Full text: CMRT09

In: Stilla U, Rottensteiner F, Paparoditis N (Eds) CMRT09. IAPRS, Vol. XXXVIII, Part 3/W4 — Paris, France, 3-4 September, 2009 
Nicolas Champion 3 , Franz Rottensteiner b , Leena Matikainen c , Xinlian Liang c , Juha Hyyppä c and Brian P. 01sen d 
d 1GN, MATIS, Saint-Mandé, France-Nicolas.Champion@ign.fr 
b Institute of Photogrammetry and Geolnformation, 
Leibniz Universität Hannover, Germany - Rottensteiner@ipi.uni-hannover.de 
c FGI, Dept, of Remote Sensing and Photogrammetry, Masala, Finland - 
{Leena.Matikainen, Xinlian.Liang, Juha.Hyyppa}@fgi.fi 
d National Survey and Cadastre (KMS), Copenhagen, Denmark - bpo@kms.dk 
Commission III, WG III/4 
KEY WORDS: Change Detection, Building, 2D Vector Databases, Algorithms Comparison, Quality Assessment 
The update of databases - in particular 2D building databases - has become a topical issue, especially in the developed countries 
where such databases have been completed during the last decade. The main issue here concerns the long and costly change 
detection step, which might be automated by using recently acquired sensor data. The current deficits in automation and the lack of 
expertise in the domain have driven the EuroSDR to launch a test comparing different change detection approaches, representative of 
the current state-of-the-art. The main goal of this paper is to present the test bed of this comparison and the results that have been 
obtained for three different contexts (aerial imagery, satellite imagery, and LIDAR). In addition, we give the overall findings that 
emerged from our experiences and some promising directions to follow for building an optimal operative system in the future. 
The production of 2D topographic databases has been 
completed in many industrialised countries. Presently, most 
efforts in the National Mapping and Cadastral Agencies 
(NMCAs) are devoted to the update of such databases. As the 
update process is generally carried out manually by visual 
inspection of orthophotos, it is time-consuming and expensive. 
As a consequence, its automation is of high practical interest for 
the NMCAs. The update procedure can be split into two steps: 
change detection, in which the outdated database is compared 
to recently collected sensor data in order to detect changes, and 
vectorization, i.e. the digitization of the correct geometry of the 
changed objects. Given the state-of-the-art in automatic object 
detection (Mayer, 2008), only the automation of the change 
detection step seems to be possible at this time. The key idea is 
to focus the operator’s attention on the areas that may have 
changed. Work is saved because the operator needs not inspect 
areas classified as unchanged by the automatic procedure. 
The current deficits in automation and the lack of expertise 
within the NMCAs have driven the EuroSDR (European Spatial 
Data Research - http://www.eurosdr.net) to lauch a project 
about change detection. It also aims at evaluating the feasibility 
of semi-automatically detecting changes in a 2D building vector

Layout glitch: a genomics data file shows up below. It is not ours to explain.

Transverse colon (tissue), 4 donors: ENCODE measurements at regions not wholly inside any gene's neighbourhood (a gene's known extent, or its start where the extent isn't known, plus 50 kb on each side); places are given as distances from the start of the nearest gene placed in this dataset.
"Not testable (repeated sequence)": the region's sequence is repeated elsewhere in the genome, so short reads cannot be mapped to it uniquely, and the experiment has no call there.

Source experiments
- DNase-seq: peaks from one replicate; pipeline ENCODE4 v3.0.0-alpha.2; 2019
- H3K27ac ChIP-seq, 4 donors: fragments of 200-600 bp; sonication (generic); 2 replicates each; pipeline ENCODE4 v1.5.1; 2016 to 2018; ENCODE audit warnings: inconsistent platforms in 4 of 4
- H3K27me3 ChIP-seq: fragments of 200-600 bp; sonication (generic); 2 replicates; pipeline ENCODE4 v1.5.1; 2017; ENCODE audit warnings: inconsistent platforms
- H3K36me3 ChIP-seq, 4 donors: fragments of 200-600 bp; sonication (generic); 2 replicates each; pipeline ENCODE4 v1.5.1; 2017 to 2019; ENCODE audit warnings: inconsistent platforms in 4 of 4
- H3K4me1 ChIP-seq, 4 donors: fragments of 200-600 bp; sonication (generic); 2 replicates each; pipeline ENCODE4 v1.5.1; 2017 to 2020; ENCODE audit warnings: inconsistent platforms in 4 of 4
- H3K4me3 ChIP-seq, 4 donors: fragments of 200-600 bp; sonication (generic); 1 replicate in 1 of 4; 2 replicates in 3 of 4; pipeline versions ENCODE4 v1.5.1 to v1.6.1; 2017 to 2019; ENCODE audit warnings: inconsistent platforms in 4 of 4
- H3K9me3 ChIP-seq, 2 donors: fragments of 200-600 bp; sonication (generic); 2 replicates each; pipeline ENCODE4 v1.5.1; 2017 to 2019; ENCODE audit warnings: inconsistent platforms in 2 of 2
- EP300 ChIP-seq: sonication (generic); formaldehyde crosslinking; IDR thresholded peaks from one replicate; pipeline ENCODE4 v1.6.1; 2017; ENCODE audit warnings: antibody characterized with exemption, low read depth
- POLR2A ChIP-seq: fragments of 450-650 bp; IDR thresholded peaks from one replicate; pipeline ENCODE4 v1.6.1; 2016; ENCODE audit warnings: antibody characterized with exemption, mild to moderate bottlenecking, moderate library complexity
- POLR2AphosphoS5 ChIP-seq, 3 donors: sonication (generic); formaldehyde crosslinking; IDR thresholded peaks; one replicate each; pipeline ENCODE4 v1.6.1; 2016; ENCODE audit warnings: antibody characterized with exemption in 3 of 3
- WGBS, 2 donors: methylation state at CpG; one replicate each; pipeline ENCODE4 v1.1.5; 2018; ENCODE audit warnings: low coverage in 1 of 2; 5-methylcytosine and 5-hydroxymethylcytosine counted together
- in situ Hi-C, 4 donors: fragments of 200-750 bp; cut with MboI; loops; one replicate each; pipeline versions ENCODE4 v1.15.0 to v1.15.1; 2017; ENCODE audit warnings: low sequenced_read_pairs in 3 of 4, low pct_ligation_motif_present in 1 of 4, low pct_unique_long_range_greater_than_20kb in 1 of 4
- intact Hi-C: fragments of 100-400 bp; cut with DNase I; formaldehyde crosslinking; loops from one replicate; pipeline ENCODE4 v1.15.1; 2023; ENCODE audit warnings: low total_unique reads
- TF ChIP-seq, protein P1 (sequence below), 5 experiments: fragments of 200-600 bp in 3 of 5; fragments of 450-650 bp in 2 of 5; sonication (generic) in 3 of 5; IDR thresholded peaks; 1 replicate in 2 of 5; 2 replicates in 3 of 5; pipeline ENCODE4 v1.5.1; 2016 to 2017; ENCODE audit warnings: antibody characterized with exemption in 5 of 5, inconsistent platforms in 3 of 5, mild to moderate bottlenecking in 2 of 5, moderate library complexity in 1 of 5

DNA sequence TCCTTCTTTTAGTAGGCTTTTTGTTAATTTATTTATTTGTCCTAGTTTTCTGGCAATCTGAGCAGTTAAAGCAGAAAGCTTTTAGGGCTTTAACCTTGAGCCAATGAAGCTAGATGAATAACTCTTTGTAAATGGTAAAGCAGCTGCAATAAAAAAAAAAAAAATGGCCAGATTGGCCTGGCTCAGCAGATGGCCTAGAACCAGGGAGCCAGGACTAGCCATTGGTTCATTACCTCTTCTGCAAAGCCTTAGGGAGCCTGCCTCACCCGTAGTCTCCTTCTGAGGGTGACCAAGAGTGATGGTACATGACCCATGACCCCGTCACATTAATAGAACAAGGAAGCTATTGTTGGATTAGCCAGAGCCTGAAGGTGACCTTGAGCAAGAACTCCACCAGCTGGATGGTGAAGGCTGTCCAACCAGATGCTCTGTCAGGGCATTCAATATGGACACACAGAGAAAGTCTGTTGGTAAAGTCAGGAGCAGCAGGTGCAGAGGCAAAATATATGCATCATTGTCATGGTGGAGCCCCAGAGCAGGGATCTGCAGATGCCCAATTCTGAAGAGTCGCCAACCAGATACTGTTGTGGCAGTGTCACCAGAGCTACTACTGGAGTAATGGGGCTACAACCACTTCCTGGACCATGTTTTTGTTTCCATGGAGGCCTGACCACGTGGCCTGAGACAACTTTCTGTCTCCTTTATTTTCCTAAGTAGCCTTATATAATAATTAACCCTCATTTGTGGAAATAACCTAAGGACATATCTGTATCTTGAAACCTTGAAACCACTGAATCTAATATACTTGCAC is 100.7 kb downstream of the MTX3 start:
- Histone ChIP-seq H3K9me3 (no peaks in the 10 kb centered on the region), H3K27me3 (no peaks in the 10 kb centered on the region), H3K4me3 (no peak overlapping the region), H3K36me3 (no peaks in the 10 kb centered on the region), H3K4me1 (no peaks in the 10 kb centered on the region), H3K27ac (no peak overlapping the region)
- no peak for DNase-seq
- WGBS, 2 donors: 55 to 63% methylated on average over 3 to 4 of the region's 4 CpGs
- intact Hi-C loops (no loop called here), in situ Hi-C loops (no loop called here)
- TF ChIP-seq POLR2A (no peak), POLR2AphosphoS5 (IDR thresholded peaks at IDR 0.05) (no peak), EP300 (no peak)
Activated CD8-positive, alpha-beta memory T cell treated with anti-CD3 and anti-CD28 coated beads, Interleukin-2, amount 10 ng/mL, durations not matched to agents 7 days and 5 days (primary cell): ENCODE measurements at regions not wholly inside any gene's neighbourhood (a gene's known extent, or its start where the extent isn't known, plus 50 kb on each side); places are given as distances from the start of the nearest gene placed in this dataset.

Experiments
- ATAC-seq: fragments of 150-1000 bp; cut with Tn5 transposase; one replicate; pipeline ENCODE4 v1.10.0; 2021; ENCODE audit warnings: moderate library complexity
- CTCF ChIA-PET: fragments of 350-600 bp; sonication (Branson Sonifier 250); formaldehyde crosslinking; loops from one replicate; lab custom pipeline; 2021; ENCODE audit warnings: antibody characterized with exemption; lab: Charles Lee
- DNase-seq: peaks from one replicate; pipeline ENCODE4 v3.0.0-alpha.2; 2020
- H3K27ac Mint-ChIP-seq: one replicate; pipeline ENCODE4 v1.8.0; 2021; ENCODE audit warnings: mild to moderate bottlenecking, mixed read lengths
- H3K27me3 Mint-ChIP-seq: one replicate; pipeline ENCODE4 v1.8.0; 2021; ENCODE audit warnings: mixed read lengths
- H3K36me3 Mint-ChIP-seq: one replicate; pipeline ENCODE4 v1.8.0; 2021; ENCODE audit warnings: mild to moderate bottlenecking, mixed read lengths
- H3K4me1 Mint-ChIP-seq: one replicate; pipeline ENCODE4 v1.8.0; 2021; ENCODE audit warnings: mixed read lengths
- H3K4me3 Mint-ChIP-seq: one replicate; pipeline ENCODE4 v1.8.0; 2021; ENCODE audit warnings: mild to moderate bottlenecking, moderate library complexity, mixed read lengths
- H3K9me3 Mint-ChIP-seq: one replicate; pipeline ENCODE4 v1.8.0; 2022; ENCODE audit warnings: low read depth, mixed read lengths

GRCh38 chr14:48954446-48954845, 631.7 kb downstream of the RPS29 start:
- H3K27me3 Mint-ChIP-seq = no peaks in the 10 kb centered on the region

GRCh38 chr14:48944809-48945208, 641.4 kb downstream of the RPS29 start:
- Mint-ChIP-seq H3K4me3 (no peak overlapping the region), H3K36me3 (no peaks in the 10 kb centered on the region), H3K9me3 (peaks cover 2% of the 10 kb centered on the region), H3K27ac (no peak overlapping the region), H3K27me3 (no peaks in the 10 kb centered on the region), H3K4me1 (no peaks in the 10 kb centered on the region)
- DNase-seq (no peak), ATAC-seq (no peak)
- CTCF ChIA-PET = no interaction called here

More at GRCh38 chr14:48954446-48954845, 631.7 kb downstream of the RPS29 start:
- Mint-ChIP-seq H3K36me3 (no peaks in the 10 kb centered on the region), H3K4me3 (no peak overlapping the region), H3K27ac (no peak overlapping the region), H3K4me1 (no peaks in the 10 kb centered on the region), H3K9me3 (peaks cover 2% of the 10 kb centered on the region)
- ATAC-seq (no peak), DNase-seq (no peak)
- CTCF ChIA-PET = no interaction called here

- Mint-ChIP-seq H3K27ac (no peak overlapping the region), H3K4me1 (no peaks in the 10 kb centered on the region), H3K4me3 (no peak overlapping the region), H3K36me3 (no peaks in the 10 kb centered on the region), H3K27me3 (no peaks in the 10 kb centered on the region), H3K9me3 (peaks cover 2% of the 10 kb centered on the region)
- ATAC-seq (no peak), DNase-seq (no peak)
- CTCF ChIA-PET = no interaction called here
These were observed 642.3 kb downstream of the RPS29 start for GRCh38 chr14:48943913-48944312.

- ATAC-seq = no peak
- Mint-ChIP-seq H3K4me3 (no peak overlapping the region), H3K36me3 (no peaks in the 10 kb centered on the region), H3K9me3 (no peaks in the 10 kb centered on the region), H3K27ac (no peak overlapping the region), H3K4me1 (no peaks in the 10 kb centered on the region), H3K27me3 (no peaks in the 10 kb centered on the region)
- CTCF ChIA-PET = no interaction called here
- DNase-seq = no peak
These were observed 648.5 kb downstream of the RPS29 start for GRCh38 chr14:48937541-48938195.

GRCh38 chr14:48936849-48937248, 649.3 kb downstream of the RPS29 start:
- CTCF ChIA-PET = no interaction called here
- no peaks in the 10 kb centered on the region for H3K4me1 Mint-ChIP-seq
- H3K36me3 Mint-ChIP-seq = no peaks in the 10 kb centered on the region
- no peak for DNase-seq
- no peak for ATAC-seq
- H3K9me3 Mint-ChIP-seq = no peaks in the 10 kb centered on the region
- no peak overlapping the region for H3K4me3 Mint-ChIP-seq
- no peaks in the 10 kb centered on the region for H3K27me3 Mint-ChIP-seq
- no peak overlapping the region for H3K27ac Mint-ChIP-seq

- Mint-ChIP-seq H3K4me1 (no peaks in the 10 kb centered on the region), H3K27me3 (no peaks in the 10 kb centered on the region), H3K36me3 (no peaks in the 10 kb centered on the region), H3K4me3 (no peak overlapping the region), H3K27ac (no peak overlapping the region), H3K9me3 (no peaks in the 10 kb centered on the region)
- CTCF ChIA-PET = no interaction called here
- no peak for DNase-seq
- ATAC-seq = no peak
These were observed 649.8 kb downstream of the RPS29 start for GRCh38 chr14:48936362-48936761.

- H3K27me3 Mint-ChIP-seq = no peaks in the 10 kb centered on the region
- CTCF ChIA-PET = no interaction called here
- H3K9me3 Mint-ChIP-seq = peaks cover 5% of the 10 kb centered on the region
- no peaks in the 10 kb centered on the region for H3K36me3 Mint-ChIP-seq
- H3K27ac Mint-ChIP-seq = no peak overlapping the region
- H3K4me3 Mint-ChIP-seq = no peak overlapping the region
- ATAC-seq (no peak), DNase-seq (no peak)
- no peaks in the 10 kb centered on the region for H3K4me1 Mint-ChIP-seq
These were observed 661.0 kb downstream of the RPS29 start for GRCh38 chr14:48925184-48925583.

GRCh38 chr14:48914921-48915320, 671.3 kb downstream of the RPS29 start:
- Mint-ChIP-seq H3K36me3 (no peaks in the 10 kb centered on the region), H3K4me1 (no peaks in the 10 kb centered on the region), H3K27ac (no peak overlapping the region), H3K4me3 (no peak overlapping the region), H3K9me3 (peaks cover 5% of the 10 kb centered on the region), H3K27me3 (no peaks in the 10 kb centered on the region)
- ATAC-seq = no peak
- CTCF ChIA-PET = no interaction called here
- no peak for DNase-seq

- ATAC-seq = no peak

database from optical imagery or LIDAR. Three subtopics are 
investigated in detail, firstly the impact of methodology; 
secondly, the impact of the type and spatial resolution of input 
data; lastly, the impact of the complexity of the scene in terms 
of interfering objects such as roads. The methodology consists 
in comparing four different algorithms representative for the 
current state-of-the-art in the field of change detection. First 
results, achieved for the cases where only aerial and satellite 
images are used, were presented in (Champion et al., 2008). The 
results obtained there showed the limitations of change 
detection methods, especially in relation to the quality of input 
data. The main goal of this paper is to present the final results of 
the project, including a LIDAR dataset, and to give a detailed 
evaluation of the outcomes delivered by the approaches 
compared here. 
After describing the datasets and the evaluation procedure 
(Section 2), the methods compared in the test are concisely 
introduced (Section 3). In Section 4, a thorough evaluation is 
carried out, including an analysis of the performance of change 
detection with respect to the update status of the buildings and 
the building size. The weak and strong points are then identified 
both for the datasets and the methodologies, and they used to 
give overall findings and recommendations for building an 
optimal operative system for change detection in the future. 
Three test areas are used for the comparison: Marseille (France), 
Toulouse (France), and Lyngby (Denmark). The area covered 
by the test sites is 0.9 x 0.4 km 2 in Marseille, 1.1 x 1.1 km 2 in 
Toulouse, and 2.0 x 2.0 km 2 in Lingby. The test areas differ 
considerably regarding topography, land use, urban 
configuration and roofing material. The terrain is hilly in 
Marseille and Toulouse and relatively flat in Lyngby. Marseille 
features a densely built-up area consisting of small buildings of 
variable height, all connected to each other and mostly covered 
with red tile. Toulouse and Lyngby feature a suburban area, 
mostly composed of detached buildings and characterised by a 
large variety of roofing materials such as slate, gravel, or 
concrete. Colour Infrared (CIR) orthophotos and Digital 
Surface Model (DSMs) are available for all test areas. In 
Marseille and Toulouse an image matching algorithm (Pierrot- 
Deseilligny and Paparoditis, 2006) was used to derive the DSM 
from input images. In Marseille, these images are multiple aerial 
images having a forward and side overlap of 60%. The Ground

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